It's enough to make you switch.
Anyone who knows me knows that I'm about as Microsoft as they come but the new MacBook Air is enough to make anyone move over to Apple.
These things are seriously impressive:
- 1.6 Core 2 Duo as standard (1.8 optional)
- 2GB RAM standard
- 80GB hard drive standard (64GB SSD optional)
- 13.3 inch widescreen
- screen is LED backlit to save power
- backlit keyboard
- trackpad with multi-touch and responds to gestures
- 5 hour battery life
- and to top it off it's only 0.76 inches thick at it's WIDEST part (thinest part is 0.16 inches)
The base price in the US is $1799 (I wonder how much that will translate to in the UK) which is pretty darn reasonable for these specs.
How did Apple make it so small? Well, they're using the same hard drives as in iPods and they got Intel to shrink the size of the Core 2 Duo by 60%. Wow!
Imagine Vista running in Parallels on this baby!
UPDATE: thanks to Adam in the comments, the Air will start at £1199 in the UK.
Opinion: Further thoughts on the new EU anti-trust cases.
Many people are picking up on the two new EU anti-trust cases and with different opinions ranging from "it's about time" to "not again!"
The problem Microsoft will always have is scale; because they are in a monopolistic position any actions they take affect such a vast proportion of the population that it is deemed in the public interest to have a look. Despite the changes over the last few years (transparency, willingness to cooperate, working with third parties) there still seems to be a culture in place to punish success.
The investigation in to Internet Explorer has been instigated after a complaint from rival Opera and is based around the inclusion of IE with Windows and the "willingness to not comply with standards" in order to force people to stick with a proprietary solution.
In a piece in the New York Times
Dennis Oswell, managing partner of a Brussels law firm specialising in antitrust cases, is quoted as saying:
"the fact that the commission would find something to go after Microsoft does not surprise me ... But the fact that they have acted so quickly on a complaint from a small company without clout is surprising".
I don't find this is surprising at all. Ever since the whole Microsoft v Netscape soap opera people have been looking for additional ways to get IE out of Windows in the "interests of competition". The EU having actually received a direct complaint on this must be like music to their ears, especially after the success they achieved in getting Windows Media Player removed for Europe (not that it had much of an effect).
What remains to be seen is how far the EU will take this in light of the developments coming with IE8. Having now passed the Acid 2 test
it will be hard to take a punishment on interoperability too far when change is (relatively) just around the corner. The real issue here is going to be the bundling of IE.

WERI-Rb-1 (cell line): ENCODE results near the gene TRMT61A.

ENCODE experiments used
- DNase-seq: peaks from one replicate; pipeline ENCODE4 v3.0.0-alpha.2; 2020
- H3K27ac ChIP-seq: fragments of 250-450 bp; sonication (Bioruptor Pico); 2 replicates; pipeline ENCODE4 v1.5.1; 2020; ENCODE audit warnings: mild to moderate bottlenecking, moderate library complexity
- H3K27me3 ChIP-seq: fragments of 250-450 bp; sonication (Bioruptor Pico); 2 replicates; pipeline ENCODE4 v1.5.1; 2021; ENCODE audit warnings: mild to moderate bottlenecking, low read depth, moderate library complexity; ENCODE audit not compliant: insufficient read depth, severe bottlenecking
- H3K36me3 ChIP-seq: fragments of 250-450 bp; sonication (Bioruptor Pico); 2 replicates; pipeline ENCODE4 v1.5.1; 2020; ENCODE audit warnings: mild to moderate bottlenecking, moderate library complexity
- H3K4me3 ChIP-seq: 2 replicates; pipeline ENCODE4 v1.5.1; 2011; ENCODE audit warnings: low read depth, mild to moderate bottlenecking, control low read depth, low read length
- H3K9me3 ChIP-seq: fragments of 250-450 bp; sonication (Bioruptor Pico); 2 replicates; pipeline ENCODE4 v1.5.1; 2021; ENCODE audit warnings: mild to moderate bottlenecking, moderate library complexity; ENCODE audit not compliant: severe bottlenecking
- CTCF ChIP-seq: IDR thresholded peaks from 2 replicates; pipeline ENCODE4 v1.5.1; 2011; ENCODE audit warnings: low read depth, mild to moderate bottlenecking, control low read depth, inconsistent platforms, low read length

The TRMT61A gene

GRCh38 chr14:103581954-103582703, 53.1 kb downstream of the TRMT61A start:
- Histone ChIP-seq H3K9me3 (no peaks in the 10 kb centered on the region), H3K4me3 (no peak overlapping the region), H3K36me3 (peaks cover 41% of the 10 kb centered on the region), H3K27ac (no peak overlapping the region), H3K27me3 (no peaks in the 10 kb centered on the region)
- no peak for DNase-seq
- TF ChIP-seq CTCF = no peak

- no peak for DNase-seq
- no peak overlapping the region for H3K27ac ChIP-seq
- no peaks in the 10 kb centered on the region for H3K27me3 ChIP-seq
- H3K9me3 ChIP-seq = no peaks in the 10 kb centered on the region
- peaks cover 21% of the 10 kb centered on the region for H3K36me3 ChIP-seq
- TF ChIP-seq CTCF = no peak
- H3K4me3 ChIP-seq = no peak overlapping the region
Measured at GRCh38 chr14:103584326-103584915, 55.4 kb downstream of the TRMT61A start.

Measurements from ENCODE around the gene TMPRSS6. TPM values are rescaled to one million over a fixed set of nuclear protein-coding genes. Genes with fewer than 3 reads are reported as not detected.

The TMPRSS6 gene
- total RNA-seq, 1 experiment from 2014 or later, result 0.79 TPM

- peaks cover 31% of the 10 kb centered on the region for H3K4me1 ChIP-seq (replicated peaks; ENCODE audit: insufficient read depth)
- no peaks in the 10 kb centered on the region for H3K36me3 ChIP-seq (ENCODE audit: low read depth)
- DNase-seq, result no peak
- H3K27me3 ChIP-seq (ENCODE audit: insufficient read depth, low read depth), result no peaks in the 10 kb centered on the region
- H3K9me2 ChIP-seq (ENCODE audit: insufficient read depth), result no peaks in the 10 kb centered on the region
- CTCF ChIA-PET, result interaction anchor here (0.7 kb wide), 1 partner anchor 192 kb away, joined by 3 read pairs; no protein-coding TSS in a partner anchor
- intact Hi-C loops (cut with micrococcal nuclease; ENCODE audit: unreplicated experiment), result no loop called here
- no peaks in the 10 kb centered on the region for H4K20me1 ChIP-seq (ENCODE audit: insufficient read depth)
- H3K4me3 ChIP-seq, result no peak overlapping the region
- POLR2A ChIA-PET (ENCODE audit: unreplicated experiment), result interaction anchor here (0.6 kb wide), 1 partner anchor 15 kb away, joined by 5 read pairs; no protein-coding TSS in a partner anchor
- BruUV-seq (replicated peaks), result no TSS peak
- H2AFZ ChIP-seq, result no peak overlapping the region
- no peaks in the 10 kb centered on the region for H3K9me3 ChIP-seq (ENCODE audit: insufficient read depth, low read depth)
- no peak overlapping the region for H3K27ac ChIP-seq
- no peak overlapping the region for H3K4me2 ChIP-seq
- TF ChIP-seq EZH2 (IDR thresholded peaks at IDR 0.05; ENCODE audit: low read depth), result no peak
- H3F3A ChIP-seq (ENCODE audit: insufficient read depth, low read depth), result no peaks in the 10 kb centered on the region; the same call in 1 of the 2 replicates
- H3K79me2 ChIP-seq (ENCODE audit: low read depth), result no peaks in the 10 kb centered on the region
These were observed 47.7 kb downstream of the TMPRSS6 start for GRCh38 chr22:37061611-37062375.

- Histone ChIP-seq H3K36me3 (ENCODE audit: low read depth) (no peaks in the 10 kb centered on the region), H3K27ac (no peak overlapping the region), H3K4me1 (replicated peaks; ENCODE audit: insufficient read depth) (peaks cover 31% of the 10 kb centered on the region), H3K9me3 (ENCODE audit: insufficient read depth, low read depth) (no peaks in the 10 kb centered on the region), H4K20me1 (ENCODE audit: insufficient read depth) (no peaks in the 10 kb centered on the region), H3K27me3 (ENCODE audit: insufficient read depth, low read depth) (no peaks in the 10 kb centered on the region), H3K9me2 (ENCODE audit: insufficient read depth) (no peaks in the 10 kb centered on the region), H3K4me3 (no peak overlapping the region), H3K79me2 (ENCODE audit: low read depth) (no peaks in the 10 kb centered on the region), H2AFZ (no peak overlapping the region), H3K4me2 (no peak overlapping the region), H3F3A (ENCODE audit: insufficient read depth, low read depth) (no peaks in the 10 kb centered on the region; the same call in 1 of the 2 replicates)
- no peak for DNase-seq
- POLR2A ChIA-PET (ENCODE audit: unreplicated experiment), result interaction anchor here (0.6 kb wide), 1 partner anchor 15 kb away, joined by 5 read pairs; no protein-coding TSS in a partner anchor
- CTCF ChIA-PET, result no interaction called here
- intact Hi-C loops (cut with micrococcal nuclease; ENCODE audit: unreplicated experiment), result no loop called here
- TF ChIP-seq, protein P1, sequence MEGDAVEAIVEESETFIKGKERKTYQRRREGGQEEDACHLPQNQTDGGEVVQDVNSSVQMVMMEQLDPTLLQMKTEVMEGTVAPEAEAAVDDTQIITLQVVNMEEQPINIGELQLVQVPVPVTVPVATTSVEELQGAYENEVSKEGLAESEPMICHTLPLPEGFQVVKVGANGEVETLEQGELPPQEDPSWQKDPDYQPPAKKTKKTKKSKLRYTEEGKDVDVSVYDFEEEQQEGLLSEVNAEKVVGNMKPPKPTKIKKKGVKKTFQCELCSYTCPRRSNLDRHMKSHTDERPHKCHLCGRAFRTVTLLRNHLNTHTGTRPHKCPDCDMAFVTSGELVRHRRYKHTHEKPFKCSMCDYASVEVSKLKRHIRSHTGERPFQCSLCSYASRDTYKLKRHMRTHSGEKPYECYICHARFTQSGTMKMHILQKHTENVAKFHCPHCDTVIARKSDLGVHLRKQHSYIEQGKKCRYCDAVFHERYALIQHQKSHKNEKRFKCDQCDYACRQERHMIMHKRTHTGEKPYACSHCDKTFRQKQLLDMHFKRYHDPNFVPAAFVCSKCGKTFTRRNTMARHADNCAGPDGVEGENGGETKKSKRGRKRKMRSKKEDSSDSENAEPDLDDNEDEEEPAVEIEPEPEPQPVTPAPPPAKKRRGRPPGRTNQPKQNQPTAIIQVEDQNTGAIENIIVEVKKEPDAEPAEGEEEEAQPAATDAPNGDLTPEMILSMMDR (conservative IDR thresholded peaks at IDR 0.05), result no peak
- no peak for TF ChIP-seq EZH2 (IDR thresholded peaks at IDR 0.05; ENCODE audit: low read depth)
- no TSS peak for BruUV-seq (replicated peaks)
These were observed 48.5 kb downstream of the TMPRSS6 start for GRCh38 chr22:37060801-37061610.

Over at the 22hundred.net blog a post says:
"Just a little point to remember, Linux is bundled with Firefox and Leopard is bundled with Safari. What's the difference?"
Whilst I agree with the sentiment in the statement the difference is that word I mentioned earlier: scale. Smaller companies can get away with so much more as the impact is far less; could you imagine the outcry if Microsoft made a phone and then forced draconian agreement on to carriers if they wanted to sell it?
Scale is why I always say that it would not be in Apple's best interests to become truly competitive with Windows and PCs. At present, they may be growing, but Apple is a small fish not really seeming to offend anyone but if they approach a similar market share to Microsoft things may change. Apple always like to retain full control over everything and, while this may be okay for iPods, a few alarm bells may start to ring in relation to Macs. Having one company make the hardware and software and bundle them together may not look so appetising once the numbers get bigger.
The larger you are the bigger target you present and few have as big a target as Microsoft. Don't expect these to be the last cases we here about.
2007, the year in review: October - December.
Also see: January - March, April - June, July - September.
2007 has been a very mixed year for me with some very good times tempered with some dire times and a string of bad luck for the family. I am going to be running a series of posts looking back at the last 12 months from a tech Perspective and a personal one. I'll be looking at the things I consider to be the most important developments in the tech world as I have covered it.
As mentioned before, I had to remove beta 1 of Vista SP1 from my PC due to issues but we soon had the first build of Windows XP SP3 to keep us occupied.
Acer bought rival OEM Gateway in October and I immediately wondered what impact that would have on Gateway's line of Tablet PCs seeing as Acer had already axed their own previously. Luckily, things turned out okay with some Tablets being retained and others now being sold by MPCCorp.